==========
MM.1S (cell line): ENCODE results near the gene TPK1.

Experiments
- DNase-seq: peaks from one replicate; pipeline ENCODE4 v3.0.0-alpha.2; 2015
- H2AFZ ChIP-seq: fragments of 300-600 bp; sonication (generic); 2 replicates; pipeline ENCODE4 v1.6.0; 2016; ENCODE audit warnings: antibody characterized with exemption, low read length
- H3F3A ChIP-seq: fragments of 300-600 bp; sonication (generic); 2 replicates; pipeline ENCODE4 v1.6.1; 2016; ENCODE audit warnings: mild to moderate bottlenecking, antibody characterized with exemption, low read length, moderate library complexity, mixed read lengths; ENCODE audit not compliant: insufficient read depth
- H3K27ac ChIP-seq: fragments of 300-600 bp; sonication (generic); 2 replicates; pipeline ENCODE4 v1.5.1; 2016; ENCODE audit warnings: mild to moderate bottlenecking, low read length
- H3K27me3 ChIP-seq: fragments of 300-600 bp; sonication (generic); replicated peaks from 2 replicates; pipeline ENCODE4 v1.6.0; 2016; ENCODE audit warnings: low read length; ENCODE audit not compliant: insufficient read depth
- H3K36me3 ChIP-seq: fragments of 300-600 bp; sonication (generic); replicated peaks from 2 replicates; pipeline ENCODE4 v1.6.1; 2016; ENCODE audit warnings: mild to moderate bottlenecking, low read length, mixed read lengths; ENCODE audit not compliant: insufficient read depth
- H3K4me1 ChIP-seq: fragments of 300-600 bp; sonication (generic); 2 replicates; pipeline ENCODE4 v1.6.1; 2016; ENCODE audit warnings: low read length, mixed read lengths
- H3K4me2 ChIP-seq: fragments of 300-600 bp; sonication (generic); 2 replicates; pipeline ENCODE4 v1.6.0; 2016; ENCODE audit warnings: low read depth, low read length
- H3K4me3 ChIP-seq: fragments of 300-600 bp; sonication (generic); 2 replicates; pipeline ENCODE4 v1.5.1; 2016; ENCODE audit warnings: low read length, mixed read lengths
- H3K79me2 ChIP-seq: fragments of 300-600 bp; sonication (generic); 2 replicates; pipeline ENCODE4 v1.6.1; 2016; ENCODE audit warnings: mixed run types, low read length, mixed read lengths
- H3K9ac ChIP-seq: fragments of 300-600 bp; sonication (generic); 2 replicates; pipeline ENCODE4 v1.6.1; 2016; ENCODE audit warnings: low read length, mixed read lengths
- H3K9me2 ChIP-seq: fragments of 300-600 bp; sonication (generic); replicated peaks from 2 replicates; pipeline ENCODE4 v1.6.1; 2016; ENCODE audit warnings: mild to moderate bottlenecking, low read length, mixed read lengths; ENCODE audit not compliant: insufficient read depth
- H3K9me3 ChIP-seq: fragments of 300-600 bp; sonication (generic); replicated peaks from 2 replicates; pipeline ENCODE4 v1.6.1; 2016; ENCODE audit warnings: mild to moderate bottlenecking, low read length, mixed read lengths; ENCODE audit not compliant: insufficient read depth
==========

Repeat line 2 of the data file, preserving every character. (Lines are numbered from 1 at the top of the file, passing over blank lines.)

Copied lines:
Experiments